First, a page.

The prevalence of Allergy is achieving epidemical proportions all over the world 1. In Cuba, it is estimated that about 20 % of the population is allergic. According to different sources from 5.7 % to 10 % of the total population suffer from asthma2,3, with a highest prevalence among teenagers, reaching 17.8 % 4. The increase of prevalence of allergic diseases is commonly associated with changes in lifestyle and environment. Particularly, allergic asthma is strongly associated with IgE sensitization to House Dust Mites 5. Previous studies have described 3 domestic mite species as the most relevant in Cuba regarding allergic sensitization: Dermatophagoides pteronyssinus (Dp), Dermatophagoides siboney (Ds) and Blomia tropicalis (Bt) 6.
Dermatophagoides species are well known all over the world as important inhalant allergen sources. D. siboney is a local endemic specie reported first in 1984 7 and is closely related to D. farinae, which is not found in Cuba. On the other hand, Blomia tropicalis is very common in tropical humid and hot climates. In general, tropical conditions with high temperatures and humidity all over the year favor the growth of domestic mites, and presumably, are decisive for the dominant role of mite allergens over the rest of inhalant allergens in our population 6.
Prevalence of sensitization to Dp and Ds in Cuban asthmatic population have been reported previously ranging from 70 to 85 % by a few authors 6,8,9. Considerably less data is known about sensitization to Bt, although prevalence rates of up to 79 % have been reported 6,10. Particularly, in this work we address the question about the degree of poly-sensitization and correlation of the skin response to these mite species, in a relatively large population of adult asthmatic patients, in the Havana urban region. Provided that, the cross-reactivity between Dermatophagoides and Blomia tropicalis is very limited, the study of the simultaneous sensitization, both in terms of prevalence and intensity, is of great importance for defining an etiological approach to manage the disease, based on prevention and allergen-specific immunotherapy.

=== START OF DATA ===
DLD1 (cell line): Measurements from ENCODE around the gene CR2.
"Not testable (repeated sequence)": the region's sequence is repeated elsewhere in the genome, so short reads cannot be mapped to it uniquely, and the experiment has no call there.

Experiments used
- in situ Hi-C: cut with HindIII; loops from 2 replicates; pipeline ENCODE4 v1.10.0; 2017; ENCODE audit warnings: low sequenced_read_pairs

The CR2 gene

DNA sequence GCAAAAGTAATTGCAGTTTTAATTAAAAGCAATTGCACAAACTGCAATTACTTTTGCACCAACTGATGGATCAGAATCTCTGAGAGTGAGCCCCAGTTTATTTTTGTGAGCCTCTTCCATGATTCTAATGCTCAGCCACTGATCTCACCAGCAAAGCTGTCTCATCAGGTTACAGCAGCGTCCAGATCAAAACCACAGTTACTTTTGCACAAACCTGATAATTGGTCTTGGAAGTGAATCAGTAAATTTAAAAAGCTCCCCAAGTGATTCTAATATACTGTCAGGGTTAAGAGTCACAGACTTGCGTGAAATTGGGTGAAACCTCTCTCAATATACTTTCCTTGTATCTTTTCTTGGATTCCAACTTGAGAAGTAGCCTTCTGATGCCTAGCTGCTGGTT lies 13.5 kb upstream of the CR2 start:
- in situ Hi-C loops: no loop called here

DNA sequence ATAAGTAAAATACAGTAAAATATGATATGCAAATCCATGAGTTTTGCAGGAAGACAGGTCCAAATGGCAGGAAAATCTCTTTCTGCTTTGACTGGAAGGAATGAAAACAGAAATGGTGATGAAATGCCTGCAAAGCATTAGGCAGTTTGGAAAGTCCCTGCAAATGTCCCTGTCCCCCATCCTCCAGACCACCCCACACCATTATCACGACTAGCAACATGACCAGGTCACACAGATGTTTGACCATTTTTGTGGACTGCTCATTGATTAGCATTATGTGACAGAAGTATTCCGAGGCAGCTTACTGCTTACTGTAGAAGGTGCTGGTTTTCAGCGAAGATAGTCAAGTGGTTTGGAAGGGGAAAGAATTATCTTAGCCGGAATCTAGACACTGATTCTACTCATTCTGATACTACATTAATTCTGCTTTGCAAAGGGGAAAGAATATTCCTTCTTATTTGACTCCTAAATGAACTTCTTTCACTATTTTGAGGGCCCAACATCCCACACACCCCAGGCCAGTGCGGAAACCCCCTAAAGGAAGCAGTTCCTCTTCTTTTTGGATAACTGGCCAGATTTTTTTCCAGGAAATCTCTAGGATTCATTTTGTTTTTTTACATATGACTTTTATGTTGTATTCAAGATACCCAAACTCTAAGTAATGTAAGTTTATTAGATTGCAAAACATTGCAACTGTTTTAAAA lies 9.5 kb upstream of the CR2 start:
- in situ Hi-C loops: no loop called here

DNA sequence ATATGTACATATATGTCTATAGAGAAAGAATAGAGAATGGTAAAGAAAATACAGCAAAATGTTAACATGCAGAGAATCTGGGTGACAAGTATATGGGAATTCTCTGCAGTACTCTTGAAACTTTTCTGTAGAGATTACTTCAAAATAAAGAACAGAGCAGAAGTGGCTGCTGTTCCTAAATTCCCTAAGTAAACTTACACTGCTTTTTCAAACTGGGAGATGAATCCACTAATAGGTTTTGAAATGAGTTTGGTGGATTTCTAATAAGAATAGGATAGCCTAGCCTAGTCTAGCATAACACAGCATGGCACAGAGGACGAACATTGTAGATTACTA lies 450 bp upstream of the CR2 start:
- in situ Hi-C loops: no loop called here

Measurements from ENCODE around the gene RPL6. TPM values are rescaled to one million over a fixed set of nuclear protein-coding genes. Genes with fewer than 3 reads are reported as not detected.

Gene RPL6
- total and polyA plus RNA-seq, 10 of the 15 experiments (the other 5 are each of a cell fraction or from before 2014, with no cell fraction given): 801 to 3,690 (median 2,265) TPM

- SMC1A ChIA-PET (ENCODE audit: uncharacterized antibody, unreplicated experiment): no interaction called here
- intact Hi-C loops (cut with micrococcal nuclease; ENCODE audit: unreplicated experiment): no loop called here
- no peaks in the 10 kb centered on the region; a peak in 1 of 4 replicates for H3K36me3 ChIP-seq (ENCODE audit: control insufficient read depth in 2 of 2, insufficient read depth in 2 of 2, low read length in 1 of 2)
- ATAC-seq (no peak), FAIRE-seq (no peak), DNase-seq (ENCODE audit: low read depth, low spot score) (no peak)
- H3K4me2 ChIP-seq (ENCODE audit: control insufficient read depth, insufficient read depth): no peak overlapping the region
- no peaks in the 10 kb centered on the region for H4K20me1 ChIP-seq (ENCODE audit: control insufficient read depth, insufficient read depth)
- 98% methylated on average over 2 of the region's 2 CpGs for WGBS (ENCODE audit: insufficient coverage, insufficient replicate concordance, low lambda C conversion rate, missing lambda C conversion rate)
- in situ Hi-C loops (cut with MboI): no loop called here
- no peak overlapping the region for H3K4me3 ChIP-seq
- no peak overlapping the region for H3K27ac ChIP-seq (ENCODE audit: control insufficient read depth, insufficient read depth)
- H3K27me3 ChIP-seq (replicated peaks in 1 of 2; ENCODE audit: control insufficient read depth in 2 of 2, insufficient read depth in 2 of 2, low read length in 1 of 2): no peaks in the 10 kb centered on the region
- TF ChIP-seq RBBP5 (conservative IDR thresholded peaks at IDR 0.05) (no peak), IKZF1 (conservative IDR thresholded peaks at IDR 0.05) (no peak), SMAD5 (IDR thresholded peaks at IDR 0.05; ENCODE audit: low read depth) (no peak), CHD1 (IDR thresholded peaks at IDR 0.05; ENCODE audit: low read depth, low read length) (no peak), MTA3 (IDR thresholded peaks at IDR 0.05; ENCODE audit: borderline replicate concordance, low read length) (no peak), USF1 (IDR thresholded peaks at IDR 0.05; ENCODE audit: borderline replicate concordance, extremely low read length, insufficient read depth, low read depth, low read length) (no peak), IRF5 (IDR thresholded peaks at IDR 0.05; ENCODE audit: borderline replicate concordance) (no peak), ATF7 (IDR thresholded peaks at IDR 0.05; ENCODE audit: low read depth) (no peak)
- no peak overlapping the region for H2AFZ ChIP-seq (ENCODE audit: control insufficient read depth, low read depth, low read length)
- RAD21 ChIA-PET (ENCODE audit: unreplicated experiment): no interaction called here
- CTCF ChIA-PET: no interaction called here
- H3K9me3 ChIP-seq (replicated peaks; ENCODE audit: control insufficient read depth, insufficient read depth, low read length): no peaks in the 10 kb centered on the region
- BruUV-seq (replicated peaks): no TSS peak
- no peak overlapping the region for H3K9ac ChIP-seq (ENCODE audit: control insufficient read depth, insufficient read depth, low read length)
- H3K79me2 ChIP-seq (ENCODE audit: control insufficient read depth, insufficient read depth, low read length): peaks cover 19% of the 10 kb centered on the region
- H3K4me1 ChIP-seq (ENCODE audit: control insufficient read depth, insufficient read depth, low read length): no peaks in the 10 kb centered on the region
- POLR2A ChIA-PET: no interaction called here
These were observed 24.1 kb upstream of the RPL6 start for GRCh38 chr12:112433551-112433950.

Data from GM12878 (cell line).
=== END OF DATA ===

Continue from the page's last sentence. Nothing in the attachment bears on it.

MATERIALS AND METHODS
A multicenter, transversal, descriptive and analytical study was performed on 232 adult patients, who attended Allergy Services at two Havana University Hospitals: "Calixto Garcia" and "Joaquín Albarrán", from October, 2004 to March, 2005. Patient's mean age was 30.3 years (SD = 8.7); 92 were men and 140, women. The inclusion criteria were the presence of a clinical history of respiratory allergy to house dust (asthma with or without rhinitis) and a positive Skin-Prick-Test to at least one mite species. Written informed consent was given by every patient included in this study in agreement with Good Clinical Practice.
Skin Prick Test
Skin Prick Test (SPT) was performed on all patients following the method described by Dreborg 11. Briefly, a drop of the allergen solution was applied on to the forearm of the patient. The lancet (ALK, Denmark) was pressed slightly at 90° angle into the skin, during 1 second. After 15 min. the wheal contour was outlined using a pen and transferred to an adhesive tape. The wheal maximum (dm) and orthogonal (do) diameters were measured and mean diameter was calculated as d = (dm + do)/2. The test was considered valid when the skin reaction to the negative control (Buffer Solution) was smaller than 3 mm, and for the positive control (Histamine HCl, 10 mg/mL), greater than 3 mm. The test result was regarded positive if the wheal diameter was greater or equal to 3 mm. The wheal area was calculated according to the expression: A = π · d 2/4. The following standardized allergen extracts, manufactured by BIOCEN, Cuba, were used for prick testing:
VALERGEN-DP Dermatophagoides pteronyssinus
VALERGEN-DS Dermatophagoides siboney
VALERGEN-BT Blomia tropicalis
The extracts are stardandized in Biological Units (BU) acording to the definition of Nordic Guidelines for Registration of Allergen Products 12. The used concentration was 20 000 BU/mL, following manufacturer instructions.